Anyway, I’m not really sure I had a point. But please, if you have the day off today, spend some time thinking about the people who go off to war, whether deliberately as soldiers or with no choice as noncombatants, who never come back. And the ones that do come back, often don’t come back the same.

Think about this when you make decisions about your life.

Ada Initiative: help support women (and everybody else) in Open Source!

The Ada Initiative is raising money for their programs supporting women in open source, open culture, and geekdom in general. They’ve reached about 70% of their fundraising goal… can you help them reach $100k by Saturday?

Like it or not, there are widespread issues with poor behavior, outright harassment, and creepy misogynistic tendencies in our beloved nerd communities:

  • free/open source software
  • gaming
  • Wikipedia
  • science-fiction fandom
  • atheism/skepticism
  • etc

Having grown up, worked, or dabbled in all of those communities, I’m often saddened by the continued negative experiences that many women have had and continue to have. The issues that Ada Initiative deal with affect many men and other social subgroups of all sorts, too — LGBTQ folks, people with depression or other mental illness, etc — which matters to me because so many of my coworkers and friends fall into some of those categories.

I’d like to see us move away from glorifying douchebaggery in all forms, and towards respectful participation for all! Care to help?


Donate now

Fare well, old friend Shuttle

This morning marked Space Shuttle Discovery’s final return to Earth, closing out the Space Shuttle program after three decades, a lot of wonder, and a few tragedies.

I grew up in a family that’s always been gung-ho about space exploration. My parents were teenagers during the 1969 moon landing — a time when aerospace was still strong in Los Angeles and the moon landers were being built locally — and have always had a passion for science fiction and fact alike. Growing up in this family in the 1980s, naturally I always loved the Space Shuttle.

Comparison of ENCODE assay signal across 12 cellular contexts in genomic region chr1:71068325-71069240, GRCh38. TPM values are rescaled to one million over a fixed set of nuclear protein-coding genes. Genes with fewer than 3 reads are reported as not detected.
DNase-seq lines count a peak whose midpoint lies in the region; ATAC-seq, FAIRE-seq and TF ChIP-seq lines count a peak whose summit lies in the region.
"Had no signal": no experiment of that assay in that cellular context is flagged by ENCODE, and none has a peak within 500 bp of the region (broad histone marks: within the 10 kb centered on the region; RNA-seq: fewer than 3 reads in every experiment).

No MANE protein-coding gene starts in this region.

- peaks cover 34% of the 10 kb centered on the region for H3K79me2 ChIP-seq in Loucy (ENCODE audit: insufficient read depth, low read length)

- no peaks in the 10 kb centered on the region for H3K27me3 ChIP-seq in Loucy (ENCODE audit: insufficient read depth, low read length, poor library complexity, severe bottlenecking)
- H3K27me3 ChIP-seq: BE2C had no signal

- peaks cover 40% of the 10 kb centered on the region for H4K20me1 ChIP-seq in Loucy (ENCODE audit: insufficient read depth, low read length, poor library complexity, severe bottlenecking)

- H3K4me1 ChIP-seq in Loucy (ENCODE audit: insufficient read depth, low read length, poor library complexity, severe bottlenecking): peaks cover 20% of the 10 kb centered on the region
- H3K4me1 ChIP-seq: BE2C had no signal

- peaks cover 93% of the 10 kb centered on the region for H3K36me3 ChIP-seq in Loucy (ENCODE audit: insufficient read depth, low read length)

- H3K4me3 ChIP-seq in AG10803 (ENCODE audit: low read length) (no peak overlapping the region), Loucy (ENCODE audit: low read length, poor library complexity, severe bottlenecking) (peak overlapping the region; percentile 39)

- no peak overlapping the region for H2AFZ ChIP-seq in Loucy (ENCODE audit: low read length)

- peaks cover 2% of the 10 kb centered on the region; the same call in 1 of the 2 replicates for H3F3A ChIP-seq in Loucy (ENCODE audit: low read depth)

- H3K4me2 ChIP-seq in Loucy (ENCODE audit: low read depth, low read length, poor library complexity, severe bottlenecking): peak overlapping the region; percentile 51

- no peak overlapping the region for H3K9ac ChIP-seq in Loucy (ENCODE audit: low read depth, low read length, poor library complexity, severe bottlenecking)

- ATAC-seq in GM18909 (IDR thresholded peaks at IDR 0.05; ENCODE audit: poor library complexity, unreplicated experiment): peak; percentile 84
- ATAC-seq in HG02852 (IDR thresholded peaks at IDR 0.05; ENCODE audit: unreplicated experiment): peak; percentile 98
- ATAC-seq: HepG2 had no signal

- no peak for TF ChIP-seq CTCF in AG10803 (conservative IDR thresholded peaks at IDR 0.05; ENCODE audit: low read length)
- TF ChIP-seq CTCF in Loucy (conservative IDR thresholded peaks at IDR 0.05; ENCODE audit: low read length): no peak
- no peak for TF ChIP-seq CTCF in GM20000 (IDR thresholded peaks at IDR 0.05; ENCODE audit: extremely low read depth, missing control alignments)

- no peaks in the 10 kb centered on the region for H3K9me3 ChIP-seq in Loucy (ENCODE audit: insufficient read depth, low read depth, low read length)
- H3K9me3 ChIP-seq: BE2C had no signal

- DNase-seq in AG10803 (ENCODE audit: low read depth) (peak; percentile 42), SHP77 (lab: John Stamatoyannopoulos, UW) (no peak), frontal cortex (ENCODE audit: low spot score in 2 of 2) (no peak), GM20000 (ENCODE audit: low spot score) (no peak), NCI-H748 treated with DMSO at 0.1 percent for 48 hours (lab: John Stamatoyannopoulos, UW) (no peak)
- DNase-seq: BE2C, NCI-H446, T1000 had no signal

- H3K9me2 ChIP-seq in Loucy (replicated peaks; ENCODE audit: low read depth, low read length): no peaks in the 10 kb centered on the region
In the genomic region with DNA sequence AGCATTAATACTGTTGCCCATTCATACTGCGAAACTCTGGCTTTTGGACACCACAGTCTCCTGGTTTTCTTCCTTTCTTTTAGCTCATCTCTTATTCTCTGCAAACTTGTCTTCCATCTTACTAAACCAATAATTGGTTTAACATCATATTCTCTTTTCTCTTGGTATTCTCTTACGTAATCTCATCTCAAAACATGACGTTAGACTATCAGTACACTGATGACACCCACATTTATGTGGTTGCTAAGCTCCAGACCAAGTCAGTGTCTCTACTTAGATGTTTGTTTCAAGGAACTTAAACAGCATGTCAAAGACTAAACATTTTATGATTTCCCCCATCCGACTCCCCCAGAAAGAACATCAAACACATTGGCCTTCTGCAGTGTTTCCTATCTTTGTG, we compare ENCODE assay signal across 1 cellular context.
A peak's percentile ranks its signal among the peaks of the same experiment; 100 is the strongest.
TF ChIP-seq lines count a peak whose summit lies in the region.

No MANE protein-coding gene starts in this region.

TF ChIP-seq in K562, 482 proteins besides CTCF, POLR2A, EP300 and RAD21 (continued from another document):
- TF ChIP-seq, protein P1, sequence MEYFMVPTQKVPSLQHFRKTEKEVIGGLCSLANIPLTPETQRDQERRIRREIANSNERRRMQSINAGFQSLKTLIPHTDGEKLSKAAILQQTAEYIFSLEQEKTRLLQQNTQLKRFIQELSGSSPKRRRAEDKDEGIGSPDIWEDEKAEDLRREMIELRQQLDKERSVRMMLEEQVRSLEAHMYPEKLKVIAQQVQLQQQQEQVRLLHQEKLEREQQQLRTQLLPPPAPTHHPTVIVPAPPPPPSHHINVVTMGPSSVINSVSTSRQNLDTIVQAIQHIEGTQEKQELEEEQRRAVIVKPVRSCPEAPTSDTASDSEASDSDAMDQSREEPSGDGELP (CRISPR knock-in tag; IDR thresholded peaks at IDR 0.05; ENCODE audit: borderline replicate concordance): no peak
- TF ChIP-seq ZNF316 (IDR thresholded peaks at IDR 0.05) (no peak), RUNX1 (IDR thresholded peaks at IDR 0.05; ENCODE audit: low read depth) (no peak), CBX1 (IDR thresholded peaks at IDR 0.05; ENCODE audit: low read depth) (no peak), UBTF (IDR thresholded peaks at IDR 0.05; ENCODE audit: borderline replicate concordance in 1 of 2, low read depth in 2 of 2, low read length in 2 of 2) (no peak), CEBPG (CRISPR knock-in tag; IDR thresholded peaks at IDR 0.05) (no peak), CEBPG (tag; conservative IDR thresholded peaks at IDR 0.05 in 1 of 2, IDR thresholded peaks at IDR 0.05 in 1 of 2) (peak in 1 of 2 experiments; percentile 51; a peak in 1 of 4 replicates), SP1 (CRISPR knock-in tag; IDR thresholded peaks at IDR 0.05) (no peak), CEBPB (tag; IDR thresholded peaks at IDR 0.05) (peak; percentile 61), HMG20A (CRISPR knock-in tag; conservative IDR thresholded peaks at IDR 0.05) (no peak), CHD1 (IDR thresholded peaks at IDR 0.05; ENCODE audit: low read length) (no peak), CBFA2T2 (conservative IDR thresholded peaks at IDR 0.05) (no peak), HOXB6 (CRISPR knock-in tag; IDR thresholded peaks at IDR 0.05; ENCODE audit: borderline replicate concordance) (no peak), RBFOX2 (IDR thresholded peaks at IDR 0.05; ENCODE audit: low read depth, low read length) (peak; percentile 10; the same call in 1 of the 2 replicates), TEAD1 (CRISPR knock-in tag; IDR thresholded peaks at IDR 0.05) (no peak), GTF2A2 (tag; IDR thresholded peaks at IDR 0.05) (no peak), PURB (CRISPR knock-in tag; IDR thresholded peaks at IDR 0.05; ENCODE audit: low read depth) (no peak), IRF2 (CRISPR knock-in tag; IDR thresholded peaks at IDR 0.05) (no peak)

Though the full promise of making shipping people and stuff into space cheap and everyday never quite came to pass, the Shuttle fleet has done a strong service to humanity over the years, helping us keep our fragile foothold on the edges of our planet and reminding us how far we have left to go — both in space stuff itself and in organizing ourselves for the long-term future of our world and our species.

It’s fitting that the final flight was Discovery; in 1988, it was Discovery that re-opened the Shuttle program, the first to fly after the Challenger disaster grounded the fleet for safety inspection and repairs, and again in 2005 after Columbia was lost.

My parents took my brother and I out to the deserts north of Los Angeles to see Discovery’s return landing back in 1988. Along with thousands of other people, we crowded the dry lake beds of Edwards Air Force Base, camping out all night to try to get a clear spot. Even at such distance, finally hearing the sonic booms and seeing that little shiny blob zip through the air — knowing it came from space, carrying human beings — was something I’ll never forget.